Destination Career is a series profiling recent Purdue Agriculture graduates.
First-year teacher eager to learn and grow
By Tana Simmons
Photo provided by Micah Wallace
Micah Wallace, who earned a bachelor’s degree in agricultural education in 2014, teaches for the Seymour (Indiana) School Corporation. She says she loves being able to make a difference in the lives of her students and looks forward to growing the agricultural offerings where she teaches. Full-size image (7.14 MB)
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Micah Wallace walked into the classroom on the first day of school feeling both nervous and excited. In another first, she would stand on the other side of the desks and be “Miss Wallace.”
Wallace earned a bachelor’s degree in agricultural education from Purdue in 2014 and is a first-year teacher at Seymour (Indiana) Community School Corporation. She teaches grades seven and eight in the middle school’s agriculture program. She also teaches introduction to agriculture, agribusiness management, and horticulture in the high school with a veteran teacher.
On that first day of school, Wallace’s nerves were quickly calmed after she realized her students were just as nervous as she was. One particular student caught Wallace’s attention.
“One young student was so shy and nervous that I could barely hear her say her name while standing right next to her,” Wallace said. “I knew from that moment on that it would take a lot for me to pull her out of her shell.”
Wallace made an effort to help the student find her voice. Wallace did that by calling on the student often, even if she didn’t raise her hand. Over time, Wallace said she was able to help the student gain confidence. By the end of the semester, this shy and quiet student became one of the most talkative in class, raising her hand to answer any questions Wallace had.
“It was amazing the transformation this student made in such a short time,” Wallace said. “She really inspired me and kept me excited for what each new day would bring with her progress.”
But Wallace was not out to teach just one student. She said she was attracted to starting her career in Seymour because it gave her the opportunity to reach many students by building a new middle school program. And it is an age group she loves teaching.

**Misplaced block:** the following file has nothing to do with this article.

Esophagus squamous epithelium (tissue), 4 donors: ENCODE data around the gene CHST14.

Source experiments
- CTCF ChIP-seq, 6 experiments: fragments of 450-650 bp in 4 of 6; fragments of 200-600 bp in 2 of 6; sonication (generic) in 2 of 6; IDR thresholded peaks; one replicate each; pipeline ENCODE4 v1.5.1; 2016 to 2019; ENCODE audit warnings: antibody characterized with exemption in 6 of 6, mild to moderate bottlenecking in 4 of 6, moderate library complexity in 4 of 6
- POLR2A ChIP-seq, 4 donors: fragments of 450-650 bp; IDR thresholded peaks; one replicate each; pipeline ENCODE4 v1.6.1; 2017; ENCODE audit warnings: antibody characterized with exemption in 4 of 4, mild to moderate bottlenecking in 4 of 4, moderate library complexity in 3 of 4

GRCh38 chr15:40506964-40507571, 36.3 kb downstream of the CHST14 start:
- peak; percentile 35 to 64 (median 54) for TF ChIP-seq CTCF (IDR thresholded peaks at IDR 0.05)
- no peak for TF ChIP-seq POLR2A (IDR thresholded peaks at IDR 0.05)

“At that age the students still have such a sense of curiosity where they want to listen and learn and take in everything they’re being told,” she said. “They rely on me as a teacher to learn those things.”
Wallace mentioned another student who showed particular interest in class.
“One young man clearly showed that he was bored out of his mind in my class,” she said. “That is, until we got to the soil science lesson. Something about the composition of soil and the way that plants use the nutrients really sparked his interest and I wanted to keep him interested!”
She fueled that interest by encouraging the student to learn more by joining the school’s FFA soils judging team. The team will give him new opportunities to explore his interests more by participating in future competitions.
Although she loves her career, Wallace said teaching has its ups and downs. When the school year began, Wallace faced some difficulties.
“Gaining the students respect was the biggest challenge I have faced so far,” Wallace said.
One student’s trust in Wallace came as easily as allowing him to use the restroom more frequently.
“This student had gym class before he came to my classroom, so he was always in a rush to get to class on time,” she said. “By letting him use the restroom at the beginning of class each day and not counting him tardy, he knew that I understood his situation and trusted him with that privilege.”
By going out of her way to show respect for each student, Wallace thinks all of them have seen that she wants them in the classroom and want what’s best for them. And Wallace wants to share that respect with a growing number of students. In the next few years, Wallace wants her middle school class sizes to double.
“I want to be in the position where there are so many students who want to take an agriculture class that I teach introduction to agriculture all day,” she said.